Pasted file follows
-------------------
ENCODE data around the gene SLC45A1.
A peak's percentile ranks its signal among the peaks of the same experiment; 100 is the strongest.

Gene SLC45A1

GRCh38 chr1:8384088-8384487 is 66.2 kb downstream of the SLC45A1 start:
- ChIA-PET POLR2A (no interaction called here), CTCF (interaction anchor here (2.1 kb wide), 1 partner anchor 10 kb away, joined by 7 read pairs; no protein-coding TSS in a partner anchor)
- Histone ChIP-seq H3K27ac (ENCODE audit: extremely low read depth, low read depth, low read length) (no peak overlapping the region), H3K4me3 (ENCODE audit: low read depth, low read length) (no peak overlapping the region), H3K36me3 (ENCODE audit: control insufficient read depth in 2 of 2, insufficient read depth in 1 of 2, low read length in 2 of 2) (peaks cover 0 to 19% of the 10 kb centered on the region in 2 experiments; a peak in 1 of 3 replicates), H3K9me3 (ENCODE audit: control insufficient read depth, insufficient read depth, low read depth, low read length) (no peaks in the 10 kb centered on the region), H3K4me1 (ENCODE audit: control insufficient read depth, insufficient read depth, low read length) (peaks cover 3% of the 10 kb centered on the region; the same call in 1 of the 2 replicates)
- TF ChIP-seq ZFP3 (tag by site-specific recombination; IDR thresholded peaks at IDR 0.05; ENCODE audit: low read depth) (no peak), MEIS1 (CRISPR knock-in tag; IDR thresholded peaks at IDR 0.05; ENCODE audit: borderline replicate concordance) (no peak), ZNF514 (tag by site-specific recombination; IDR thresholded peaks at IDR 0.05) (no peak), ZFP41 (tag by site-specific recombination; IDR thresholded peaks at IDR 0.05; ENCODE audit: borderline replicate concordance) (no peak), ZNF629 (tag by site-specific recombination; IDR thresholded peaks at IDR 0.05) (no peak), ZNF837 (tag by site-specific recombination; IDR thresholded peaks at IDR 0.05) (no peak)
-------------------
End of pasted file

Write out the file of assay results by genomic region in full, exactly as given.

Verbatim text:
ENCODE data around the gene SLC45A1.
A peak's percentile ranks its signal among the peaks of the same experiment; 100 is the strongest.

Gene SLC45A1

GRCh38 chr1:8384088-8384487 is 66.2 kb downstream of the SLC45A1 start:
- ChIA-PET POLR2A (no interaction called here), CTCF (interaction anchor here (2.1 kb wide), 1 partner anchor 10 kb away, joined by 7 read pairs; no protein-coding TSS in a partner anchor)
- Histone ChIP-seq H3K27ac (ENCODE audit: extremely low read depth, low read depth, low read length) (no peak overlapping the region), H3K4me3 (ENCODE audit: low read depth, low read length) (no peak overlapping the region), H3K36me3 (ENCODE audit: control insufficient read depth in 2 of 2, insufficient read depth in 1 of 2, low read length in 2 of 2) (peaks cover 0 to 19% of the 10 kb centered on the region in 2 experiments; a peak in 1 of 3 replicates), H3K9me3 (ENCODE audit: control insufficient read depth, insufficient read depth, low read depth, low read length) (no peaks in the 10 kb centered on the region), H3K4me1 (ENCODE audit: control insufficient read depth, insufficient read depth, low read length) (peaks cover 3% of the 10 kb centered on the region; the same call in 1 of the 2 replicates)
- TF ChIP-seq ZFP3 (tag by site-specific recombination; IDR thresholded peaks at IDR 0.05; ENCODE audit: low read depth) (no peak), MEIS1 (CRISPR knock-in tag; IDR thresholded peaks at IDR 0.05; ENCODE audit: borderline replicate concordance) (no peak), ZNF514 (tag by site-specific recombination; IDR thresholded peaks at IDR 0.05) (no peak), ZFP41 (tag by site-specific recombination; IDR thresholded peaks at IDR 0.05; ENCODE audit: borderline replicate concordance) (no peak), ZNF629 (tag by site-specific recombination; IDR thresholded peaks at IDR 0.05) (no peak), ZNF837 (tag by site-specific recombination; IDR thresholded peaks at IDR 0.05) (no peak)